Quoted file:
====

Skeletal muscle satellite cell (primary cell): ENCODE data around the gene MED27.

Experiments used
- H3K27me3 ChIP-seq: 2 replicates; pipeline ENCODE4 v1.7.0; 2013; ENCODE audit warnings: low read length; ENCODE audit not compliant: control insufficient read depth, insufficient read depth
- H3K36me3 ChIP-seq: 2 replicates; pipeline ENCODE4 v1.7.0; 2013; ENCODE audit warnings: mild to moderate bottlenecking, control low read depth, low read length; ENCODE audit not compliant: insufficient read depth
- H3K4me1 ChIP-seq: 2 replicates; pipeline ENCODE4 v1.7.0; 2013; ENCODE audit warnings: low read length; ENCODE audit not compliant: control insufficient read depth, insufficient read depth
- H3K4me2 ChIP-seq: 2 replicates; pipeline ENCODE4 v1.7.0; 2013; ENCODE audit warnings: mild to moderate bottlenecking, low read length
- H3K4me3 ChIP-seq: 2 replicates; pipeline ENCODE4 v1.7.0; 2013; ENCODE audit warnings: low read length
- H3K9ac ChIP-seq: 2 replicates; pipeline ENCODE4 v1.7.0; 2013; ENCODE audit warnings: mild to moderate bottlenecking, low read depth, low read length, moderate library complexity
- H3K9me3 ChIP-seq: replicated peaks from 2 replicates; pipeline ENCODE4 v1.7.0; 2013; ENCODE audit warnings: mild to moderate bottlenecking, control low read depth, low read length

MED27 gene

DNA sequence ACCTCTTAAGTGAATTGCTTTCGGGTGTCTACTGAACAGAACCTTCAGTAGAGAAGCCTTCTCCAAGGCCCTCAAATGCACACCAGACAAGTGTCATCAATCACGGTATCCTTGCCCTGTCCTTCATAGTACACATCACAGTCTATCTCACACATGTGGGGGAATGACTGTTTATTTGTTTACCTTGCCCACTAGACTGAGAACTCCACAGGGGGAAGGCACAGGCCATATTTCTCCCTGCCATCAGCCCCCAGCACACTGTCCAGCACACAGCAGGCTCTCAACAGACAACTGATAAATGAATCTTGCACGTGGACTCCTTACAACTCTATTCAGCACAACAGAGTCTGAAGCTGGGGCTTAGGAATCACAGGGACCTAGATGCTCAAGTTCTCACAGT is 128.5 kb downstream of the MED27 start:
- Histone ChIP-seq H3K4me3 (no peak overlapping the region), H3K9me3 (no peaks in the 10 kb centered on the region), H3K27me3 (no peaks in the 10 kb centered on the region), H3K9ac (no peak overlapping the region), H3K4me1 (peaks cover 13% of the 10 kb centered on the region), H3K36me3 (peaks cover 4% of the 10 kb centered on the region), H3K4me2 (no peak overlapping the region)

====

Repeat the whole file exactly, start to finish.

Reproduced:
Skeletal muscle satellite cell (primary cell): ENCODE data around the gene MED27.

Experiments used
- H3K27me3 ChIP-seq: 2 replicates; pipeline ENCODE4 v1.7.0; 2013; ENCODE audit warnings: low read length; ENCODE audit not compliant: control insufficient read depth, insufficient read depth
- H3K36me3 ChIP-seq: 2 replicates; pipeline ENCODE4 v1.7.0; 2013; ENCODE audit warnings: mild to moderate bottlenecking, control low read depth, low read length; ENCODE audit not compliant: insufficient read depth
- H3K4me1 ChIP-seq: 2 replicates; pipeline ENCODE4 v1.7.0; 2013; ENCODE audit warnings: low read length; ENCODE audit not compliant: control insufficient read depth, insufficient read depth
- H3K4me2 ChIP-seq: 2 replicates; pipeline ENCODE4 v1.7.0; 2013; ENCODE audit warnings: mild to moderate bottlenecking, low read length
- H3K4me3 ChIP-seq: 2 replicates; pipeline ENCODE4 v1.7.0; 2013; ENCODE audit warnings: low read length
- H3K9ac ChIP-seq: 2 replicates; pipeline ENCODE4 v1.7.0; 2013; ENCODE audit warnings: mild to moderate bottlenecking, low read depth, low read length, moderate library complexity
- H3K9me3 ChIP-seq: replicated peaks from 2 replicates; pipeline ENCODE4 v1.7.0; 2013; ENCODE audit warnings: mild to moderate bottlenecking, control low read depth, low read length

MED27 gene

DNA sequence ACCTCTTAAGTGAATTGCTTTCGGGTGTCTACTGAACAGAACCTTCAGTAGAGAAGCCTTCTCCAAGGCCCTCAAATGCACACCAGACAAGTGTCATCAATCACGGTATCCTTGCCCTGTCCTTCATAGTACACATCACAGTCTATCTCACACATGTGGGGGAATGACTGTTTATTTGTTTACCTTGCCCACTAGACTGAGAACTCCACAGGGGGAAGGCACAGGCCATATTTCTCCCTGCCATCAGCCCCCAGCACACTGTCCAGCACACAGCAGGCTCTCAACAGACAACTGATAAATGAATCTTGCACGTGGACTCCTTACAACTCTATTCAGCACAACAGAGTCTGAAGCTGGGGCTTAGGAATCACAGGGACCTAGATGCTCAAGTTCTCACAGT is 128.5 kb downstream of the MED27 start:
- Histone ChIP-seq H3K4me3 (no peak overlapping the region), H3K9me3 (no peaks in the 10 kb centered on the region), H3K27me3 (no peaks in the 10 kb centered on the region), H3K9ac (no peak overlapping the region), H3K4me1 (peaks cover 13% of the 10 kb centered on the region), H3K36me3 (peaks cover 4% of the 10 kb centered on the region), H3K4me2 (no peak overlapping the region)